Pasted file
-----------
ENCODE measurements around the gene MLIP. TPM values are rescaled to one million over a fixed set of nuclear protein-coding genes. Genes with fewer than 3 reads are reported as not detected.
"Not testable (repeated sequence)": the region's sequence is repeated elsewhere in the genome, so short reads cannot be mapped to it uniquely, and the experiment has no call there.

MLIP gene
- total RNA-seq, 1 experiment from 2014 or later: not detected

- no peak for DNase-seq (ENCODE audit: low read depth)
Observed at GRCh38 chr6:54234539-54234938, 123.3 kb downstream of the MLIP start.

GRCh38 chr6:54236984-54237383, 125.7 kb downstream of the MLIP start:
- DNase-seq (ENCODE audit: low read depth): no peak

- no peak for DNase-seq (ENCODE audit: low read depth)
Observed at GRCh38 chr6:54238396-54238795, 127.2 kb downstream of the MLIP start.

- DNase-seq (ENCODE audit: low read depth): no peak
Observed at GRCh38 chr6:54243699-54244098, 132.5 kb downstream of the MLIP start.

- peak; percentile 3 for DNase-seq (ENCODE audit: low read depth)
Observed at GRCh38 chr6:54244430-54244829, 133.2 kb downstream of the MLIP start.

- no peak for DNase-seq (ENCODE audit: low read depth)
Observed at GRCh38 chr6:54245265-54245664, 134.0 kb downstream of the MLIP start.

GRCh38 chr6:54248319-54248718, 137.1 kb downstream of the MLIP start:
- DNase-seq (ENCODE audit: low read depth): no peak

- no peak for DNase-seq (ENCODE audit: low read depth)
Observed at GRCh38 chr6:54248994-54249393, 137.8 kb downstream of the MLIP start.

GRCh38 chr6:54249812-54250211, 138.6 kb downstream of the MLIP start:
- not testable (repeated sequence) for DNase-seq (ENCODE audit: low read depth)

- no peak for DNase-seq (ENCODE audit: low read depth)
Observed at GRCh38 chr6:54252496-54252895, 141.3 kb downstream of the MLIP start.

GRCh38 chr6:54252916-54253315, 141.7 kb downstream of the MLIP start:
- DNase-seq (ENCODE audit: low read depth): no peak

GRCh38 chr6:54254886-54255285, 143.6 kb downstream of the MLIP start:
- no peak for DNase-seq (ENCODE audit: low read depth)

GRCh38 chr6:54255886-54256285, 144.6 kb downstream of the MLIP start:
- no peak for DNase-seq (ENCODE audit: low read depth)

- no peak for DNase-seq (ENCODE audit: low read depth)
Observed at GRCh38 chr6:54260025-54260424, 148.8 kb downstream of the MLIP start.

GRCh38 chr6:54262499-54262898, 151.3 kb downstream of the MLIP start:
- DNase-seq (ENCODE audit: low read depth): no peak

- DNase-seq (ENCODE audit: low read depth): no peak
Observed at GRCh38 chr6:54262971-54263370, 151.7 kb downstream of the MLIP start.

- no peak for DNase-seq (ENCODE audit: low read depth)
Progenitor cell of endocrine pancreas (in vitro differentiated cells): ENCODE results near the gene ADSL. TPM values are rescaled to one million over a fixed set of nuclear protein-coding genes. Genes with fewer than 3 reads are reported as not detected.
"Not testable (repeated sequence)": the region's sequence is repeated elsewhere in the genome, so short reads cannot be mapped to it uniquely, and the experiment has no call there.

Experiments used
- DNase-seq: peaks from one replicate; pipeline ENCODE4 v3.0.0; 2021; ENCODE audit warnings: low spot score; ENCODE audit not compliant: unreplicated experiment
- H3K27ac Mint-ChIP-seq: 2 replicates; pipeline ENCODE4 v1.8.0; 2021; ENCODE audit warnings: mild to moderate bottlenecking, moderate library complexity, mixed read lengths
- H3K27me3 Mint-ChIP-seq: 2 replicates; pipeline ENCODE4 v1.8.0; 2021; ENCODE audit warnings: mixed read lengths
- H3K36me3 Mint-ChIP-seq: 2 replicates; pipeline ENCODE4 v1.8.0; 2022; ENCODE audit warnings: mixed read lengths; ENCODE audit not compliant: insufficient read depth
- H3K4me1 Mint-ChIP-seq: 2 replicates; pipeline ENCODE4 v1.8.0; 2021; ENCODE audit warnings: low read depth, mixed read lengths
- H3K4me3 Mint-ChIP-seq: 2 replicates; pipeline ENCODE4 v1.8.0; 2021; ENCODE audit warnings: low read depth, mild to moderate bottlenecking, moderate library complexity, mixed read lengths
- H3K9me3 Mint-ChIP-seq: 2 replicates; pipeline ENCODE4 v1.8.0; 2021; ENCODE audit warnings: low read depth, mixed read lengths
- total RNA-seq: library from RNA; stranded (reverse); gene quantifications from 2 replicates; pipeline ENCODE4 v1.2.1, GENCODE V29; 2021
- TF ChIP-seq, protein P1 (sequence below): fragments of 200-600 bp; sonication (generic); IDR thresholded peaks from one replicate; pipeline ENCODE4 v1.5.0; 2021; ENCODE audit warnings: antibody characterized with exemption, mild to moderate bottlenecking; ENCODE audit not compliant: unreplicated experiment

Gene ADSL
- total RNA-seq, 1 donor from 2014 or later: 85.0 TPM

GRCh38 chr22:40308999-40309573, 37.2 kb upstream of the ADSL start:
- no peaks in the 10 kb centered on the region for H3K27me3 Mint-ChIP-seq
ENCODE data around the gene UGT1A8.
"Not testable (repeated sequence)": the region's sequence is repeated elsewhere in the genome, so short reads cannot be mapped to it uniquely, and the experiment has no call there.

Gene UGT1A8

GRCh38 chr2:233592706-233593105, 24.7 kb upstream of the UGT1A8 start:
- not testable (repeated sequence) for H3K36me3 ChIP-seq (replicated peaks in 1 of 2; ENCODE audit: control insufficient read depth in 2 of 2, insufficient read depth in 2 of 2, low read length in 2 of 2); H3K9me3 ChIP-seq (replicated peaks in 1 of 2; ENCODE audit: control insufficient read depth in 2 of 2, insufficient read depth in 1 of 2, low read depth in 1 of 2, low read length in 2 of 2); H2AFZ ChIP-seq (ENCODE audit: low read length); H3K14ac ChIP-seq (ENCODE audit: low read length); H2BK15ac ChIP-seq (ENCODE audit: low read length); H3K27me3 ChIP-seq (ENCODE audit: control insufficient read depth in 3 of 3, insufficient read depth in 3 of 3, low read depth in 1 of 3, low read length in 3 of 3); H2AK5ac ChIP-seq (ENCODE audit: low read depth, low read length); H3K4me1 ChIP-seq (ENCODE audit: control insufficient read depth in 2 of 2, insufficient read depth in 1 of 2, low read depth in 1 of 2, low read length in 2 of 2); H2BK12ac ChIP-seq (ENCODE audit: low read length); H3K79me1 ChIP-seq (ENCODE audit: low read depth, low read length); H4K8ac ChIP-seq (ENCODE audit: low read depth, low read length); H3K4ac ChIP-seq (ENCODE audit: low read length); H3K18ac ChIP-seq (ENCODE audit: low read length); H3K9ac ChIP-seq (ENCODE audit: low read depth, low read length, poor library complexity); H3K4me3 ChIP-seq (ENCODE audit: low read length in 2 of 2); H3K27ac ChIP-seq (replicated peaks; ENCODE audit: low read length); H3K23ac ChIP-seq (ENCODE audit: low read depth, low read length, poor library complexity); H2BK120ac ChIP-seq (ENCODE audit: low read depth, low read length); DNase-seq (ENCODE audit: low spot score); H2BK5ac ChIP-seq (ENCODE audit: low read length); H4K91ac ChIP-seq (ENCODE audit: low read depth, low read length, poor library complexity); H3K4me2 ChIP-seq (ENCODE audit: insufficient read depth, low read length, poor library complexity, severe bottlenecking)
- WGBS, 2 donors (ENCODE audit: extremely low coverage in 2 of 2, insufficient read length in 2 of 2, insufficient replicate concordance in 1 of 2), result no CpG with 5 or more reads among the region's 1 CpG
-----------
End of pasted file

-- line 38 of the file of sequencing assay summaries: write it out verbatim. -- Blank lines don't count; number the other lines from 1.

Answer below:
Progenitor cell of endocrine pancreas (in vitro differentiated cells): ENCODE results near the gene ADSL. TPM values are rescaled to one million over a fixed set of nuclear protein-coding genes. Genes with fewer than 3 reads are reported as not detected.